Gatlinburg Fires

Forest fire

For much of November, the air here in Knoxville smelled of smoke. Election day in particular had a sour, tobacco-y aroma, a stench with none of the kindness of the familiar scent of wood-burning fireplaces. It’s common to smell smoke here: the sausages sizzling in the big grill, on the second floor of a nearby apartment block that a Latin family sometimes lights, the smell of the food crossing the street to where I walk the dogs in the evenings; the gas flames cooking the burgers and vegetables in many homes’ outdoor grills; the warm drift of smoke from chimneys.

The smoke of a burning forest, however, is different. A forty-five minute drive away, the mountains were ablaze, a combination of an arsonist’s work and a horridly dry season. That fire reeks like a gigantic, pluming cigarette, bitter, sharp. Some days in November, the distant hills and ridges disappeared into the haze, even off to the north, miles and miles distant from the mountains themselves. Fortunately, at the very end of November, a storm passed through my town, the first rain in ages, striking down dead tree branches into our back lawn. The air, here in Knoxville, cleared after that, refreshed, but the fires in the mountains continued to burn.

In the middle of the month, my parents visited, coming from London to meet my son for the first time. It was a lovely time. We all drove to Gatlinburg, a pretty town in the foothills, bright with winter sun. We ate catfish and bbq for lunch. We weighed up taking the ski-lift up into the hills above the town, for the view, but decided against it because of the baby’s heavy pram, and the crush of the tourists in the lift. 

I vaguely assumed, as I often do, that there would be time to come back and so on.

Now, that lift is destroyed. The town has had to flee the town. Friends have lost businesses and homes.

I keep hoping for more rain, but so far, the week continues to be dry.

Quit Social Media to Make Better Art


I’ve been ruminating the last few days on this Cal Newport essay. He advises every creative person to get off social media, arguing that posting clever things creates nothing of real value and damages the mind’s ability to focus, to concentrate.

I’ve never had a social media account…

In a recent New York magazine essay, Andrew Sullivan recalled when he started to feel obligated to update his blog every half-hour or so. It seemed as if everyone with a Facebook account and a smartphone now felt pressured to run their own high-stress, one-person media operation, and “the once-unimaginable pace of the professional blogger was now the default for everyone,” he wrote.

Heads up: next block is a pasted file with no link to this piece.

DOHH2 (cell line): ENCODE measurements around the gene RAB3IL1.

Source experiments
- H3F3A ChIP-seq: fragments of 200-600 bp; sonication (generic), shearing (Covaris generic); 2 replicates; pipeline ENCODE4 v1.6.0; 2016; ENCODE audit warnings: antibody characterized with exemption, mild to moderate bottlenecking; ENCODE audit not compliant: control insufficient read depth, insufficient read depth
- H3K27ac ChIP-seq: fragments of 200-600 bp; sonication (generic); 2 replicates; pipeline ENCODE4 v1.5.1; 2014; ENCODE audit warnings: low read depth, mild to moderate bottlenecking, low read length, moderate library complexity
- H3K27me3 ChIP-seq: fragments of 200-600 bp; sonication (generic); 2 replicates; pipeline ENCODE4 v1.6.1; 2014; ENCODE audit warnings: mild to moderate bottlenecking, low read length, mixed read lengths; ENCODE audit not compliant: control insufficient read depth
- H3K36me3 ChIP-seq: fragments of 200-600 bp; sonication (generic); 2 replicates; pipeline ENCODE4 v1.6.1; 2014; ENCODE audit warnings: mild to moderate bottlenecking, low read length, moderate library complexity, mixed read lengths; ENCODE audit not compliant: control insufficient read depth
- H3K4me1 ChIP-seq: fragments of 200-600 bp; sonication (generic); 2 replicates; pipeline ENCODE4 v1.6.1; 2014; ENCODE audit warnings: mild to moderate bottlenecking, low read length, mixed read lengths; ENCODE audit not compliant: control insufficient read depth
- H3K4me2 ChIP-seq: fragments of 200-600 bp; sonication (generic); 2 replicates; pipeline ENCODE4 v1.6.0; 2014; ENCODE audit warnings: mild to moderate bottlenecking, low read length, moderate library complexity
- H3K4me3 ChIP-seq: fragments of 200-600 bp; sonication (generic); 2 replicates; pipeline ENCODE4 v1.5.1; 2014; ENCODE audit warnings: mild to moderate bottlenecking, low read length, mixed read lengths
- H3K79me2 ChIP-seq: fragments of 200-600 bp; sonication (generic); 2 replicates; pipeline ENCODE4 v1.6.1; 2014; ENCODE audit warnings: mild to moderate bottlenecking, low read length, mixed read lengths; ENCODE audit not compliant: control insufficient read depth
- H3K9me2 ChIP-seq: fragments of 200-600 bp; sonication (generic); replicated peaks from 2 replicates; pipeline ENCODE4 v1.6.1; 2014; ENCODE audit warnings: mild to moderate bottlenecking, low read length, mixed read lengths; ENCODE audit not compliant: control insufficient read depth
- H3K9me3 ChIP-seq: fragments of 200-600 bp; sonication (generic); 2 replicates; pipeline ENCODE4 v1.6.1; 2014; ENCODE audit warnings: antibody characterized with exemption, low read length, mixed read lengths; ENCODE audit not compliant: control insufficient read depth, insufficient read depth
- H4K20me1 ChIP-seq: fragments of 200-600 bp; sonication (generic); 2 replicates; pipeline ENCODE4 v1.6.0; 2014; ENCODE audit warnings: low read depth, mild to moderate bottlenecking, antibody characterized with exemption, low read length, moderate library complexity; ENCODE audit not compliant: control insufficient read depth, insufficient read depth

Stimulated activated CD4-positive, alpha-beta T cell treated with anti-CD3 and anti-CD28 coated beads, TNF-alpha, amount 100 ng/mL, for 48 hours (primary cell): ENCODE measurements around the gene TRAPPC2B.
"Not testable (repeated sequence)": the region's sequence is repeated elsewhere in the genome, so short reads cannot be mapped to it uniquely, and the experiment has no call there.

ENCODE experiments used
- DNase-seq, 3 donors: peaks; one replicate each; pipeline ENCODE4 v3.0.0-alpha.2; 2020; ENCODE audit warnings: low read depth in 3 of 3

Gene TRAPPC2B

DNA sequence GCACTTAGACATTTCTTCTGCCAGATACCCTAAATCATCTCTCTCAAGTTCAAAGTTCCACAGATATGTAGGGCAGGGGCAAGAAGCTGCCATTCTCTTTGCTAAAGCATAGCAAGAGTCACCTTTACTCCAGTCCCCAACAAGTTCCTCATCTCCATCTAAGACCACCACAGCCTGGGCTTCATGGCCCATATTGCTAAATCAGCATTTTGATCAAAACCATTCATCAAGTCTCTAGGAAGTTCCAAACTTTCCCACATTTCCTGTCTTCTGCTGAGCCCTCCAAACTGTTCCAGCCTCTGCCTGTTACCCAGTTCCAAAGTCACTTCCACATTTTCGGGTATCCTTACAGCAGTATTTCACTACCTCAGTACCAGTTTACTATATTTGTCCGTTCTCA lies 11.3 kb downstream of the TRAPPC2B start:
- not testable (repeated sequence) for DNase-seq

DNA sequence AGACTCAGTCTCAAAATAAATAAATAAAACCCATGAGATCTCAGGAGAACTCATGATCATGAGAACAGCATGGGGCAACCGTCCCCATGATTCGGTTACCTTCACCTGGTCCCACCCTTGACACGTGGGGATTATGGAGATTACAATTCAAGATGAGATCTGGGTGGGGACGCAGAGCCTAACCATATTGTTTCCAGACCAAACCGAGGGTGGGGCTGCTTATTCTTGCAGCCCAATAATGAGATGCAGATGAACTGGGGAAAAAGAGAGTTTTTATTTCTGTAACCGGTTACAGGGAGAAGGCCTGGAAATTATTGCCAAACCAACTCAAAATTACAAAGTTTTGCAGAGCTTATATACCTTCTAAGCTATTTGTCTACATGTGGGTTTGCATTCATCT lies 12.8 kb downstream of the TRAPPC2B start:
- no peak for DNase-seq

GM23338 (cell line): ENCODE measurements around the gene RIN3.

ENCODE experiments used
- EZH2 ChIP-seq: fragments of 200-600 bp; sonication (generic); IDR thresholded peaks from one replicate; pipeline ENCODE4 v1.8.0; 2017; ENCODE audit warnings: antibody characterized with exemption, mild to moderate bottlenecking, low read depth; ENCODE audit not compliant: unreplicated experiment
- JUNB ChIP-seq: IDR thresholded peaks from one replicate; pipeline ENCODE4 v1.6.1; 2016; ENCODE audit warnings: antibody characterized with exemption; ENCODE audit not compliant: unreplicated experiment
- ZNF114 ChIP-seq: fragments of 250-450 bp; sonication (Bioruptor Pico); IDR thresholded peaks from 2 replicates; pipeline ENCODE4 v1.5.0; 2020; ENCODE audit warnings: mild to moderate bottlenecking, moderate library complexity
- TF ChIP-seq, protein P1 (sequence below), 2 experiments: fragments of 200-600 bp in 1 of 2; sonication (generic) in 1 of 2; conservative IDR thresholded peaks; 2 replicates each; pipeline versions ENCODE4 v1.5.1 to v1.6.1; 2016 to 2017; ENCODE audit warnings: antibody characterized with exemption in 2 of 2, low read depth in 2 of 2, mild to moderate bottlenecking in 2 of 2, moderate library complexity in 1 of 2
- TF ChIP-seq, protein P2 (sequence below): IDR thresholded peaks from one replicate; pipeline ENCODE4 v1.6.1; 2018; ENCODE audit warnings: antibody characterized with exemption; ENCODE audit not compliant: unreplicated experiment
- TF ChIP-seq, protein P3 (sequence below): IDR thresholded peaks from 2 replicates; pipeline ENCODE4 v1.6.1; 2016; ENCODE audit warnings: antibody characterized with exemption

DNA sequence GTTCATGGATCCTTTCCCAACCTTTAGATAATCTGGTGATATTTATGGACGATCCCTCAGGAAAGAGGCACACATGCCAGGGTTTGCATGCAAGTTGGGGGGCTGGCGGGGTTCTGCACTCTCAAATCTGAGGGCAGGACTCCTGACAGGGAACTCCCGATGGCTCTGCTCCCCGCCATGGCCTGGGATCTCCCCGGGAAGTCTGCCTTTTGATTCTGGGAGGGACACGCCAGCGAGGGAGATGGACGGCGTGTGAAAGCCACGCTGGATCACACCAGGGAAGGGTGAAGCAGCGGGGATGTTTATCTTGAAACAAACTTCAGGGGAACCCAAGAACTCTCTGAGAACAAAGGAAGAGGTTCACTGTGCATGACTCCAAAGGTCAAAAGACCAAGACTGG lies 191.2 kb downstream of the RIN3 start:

I think this behavior is misguided. In a capitalist economy, the market rewards things that are rare and valuable. Social media use is decidedly not rare or valuable. Any 16-year-old with a smartphone can invent a hashtag or repost a viral article. The idea that if you engage in enough of this low-value activity, it will somehow add up to something of high value in your career is the same dubious alchemy that forms the core of most snake oil and flimflam in business.

… Consider that the ability to concentrate without distraction on hard tasks is becoming increasingly valuable in an increasingly complicated economy. Social media weakens this skill because it’s engineered to be addictive. The more you use social media in the way it’s designed to be used — persistently throughout your waking hours — the more your brain learns to crave a quick hit of stimulus at the slightest hint of boredom.

I love using Facebook to stay in contact with and entertain friends, and Twitter is probably the greatest newspaper / journalists’ coffeeshop in the history of the world.

Yet I suspect Newport is correct when he says that much of the “work” we do on social media is a lot less lasting or beneficial than we think. These networks seem to create their own urgency, the need to check in to see how a post is doing, which is at odds with their outwardly fun or casual nature. I’m considering stepping back a little, or a lot, especially from Twitter.

Read the whole article, and tell me what you think.

(I heard about the essay from Austin Kleon’s weekly newsletter).